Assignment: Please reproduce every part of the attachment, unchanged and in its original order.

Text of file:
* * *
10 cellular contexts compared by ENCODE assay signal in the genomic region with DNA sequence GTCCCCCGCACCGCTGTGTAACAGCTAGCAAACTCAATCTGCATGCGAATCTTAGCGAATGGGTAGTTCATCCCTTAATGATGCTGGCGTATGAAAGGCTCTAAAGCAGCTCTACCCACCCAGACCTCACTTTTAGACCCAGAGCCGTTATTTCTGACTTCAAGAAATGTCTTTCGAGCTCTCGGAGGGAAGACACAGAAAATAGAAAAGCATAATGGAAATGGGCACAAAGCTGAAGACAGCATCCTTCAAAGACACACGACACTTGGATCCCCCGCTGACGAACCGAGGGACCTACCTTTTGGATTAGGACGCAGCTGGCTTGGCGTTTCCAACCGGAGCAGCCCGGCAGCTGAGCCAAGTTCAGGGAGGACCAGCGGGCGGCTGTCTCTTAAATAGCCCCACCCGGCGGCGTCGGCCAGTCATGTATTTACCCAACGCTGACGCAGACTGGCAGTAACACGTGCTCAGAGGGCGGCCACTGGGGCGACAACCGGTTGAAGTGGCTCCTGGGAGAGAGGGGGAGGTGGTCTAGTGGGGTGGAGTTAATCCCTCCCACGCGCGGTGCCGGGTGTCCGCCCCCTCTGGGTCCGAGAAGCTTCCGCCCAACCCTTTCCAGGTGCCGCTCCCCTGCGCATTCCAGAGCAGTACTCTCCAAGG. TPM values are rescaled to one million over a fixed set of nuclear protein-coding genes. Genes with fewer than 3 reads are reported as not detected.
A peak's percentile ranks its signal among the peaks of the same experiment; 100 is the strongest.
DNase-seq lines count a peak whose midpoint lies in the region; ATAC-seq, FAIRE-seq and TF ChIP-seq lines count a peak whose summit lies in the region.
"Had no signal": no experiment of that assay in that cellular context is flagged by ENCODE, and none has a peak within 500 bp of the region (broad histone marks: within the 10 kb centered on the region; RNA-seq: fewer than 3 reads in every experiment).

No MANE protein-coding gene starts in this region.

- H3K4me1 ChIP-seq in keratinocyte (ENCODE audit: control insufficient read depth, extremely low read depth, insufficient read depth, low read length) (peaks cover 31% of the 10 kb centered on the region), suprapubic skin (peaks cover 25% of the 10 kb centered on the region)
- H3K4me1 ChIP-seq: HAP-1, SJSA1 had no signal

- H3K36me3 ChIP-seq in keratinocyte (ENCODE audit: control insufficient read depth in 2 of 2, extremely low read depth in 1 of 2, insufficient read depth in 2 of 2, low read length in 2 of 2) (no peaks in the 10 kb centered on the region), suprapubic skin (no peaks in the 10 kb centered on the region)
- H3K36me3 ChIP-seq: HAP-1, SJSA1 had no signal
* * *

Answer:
10 cellular contexts compared by ENCODE assay signal in the genomic region with DNA sequence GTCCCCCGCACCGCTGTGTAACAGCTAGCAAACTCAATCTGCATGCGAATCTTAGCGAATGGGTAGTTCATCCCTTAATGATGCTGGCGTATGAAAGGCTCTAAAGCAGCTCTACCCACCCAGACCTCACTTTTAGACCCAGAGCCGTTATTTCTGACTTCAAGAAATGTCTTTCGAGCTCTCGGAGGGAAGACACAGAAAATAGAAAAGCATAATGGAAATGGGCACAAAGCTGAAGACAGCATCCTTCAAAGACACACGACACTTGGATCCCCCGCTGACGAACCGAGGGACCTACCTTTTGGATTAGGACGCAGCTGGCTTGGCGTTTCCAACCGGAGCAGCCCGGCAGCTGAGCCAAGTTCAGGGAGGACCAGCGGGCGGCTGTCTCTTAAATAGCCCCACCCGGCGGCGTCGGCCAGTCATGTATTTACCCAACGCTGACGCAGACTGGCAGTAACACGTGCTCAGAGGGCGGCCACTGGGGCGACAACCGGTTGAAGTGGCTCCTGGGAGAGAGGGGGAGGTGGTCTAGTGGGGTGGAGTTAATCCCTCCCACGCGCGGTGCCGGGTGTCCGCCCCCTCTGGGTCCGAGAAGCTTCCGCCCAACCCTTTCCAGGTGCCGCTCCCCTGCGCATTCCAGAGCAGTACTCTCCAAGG. TPM values are rescaled to one million over a fixed set of nuclear protein-coding genes. Genes with fewer than 3 reads are reported as not detected.
A peak's percentile ranks its signal among the peaks of the same experiment; 100 is the strongest.
DNase-seq lines count a peak whose midpoint lies in the region; ATAC-seq, FAIRE-seq and TF ChIP-seq lines count a peak whose summit lies in the region.
"Had no signal": no experiment of that assay in that cellular context is flagged by ENCODE, and none has a peak within 500 bp of the region (broad histone marks: within the 10 kb centered on the region; RNA-seq: fewer than 3 reads in every experiment).

No MANE protein-coding gene starts in this region.

- H3K4me1 ChIP-seq in keratinocyte (ENCODE audit: control insufficient read depth, extremely low read depth, insufficient read depth, low read length) (peaks cover 31% of the 10 kb centered on the region), suprapubic skin (peaks cover 25% of the 10 kb centered on the region)
- H3K4me1 ChIP-seq: HAP-1, SJSA1 had no signal

- H3K36me3 ChIP-seq in keratinocyte (ENCODE audit: control insufficient read depth in 2 of 2, extremely low read depth in 1 of 2, insufficient read depth in 2 of 2, low read length in 2 of 2) (no peaks in the 10 kb centered on the region), suprapubic skin (no peaks in the 10 kb centered on the region)
- H3K36me3 ChIP-seq: HAP-1, SJSA1 had no signal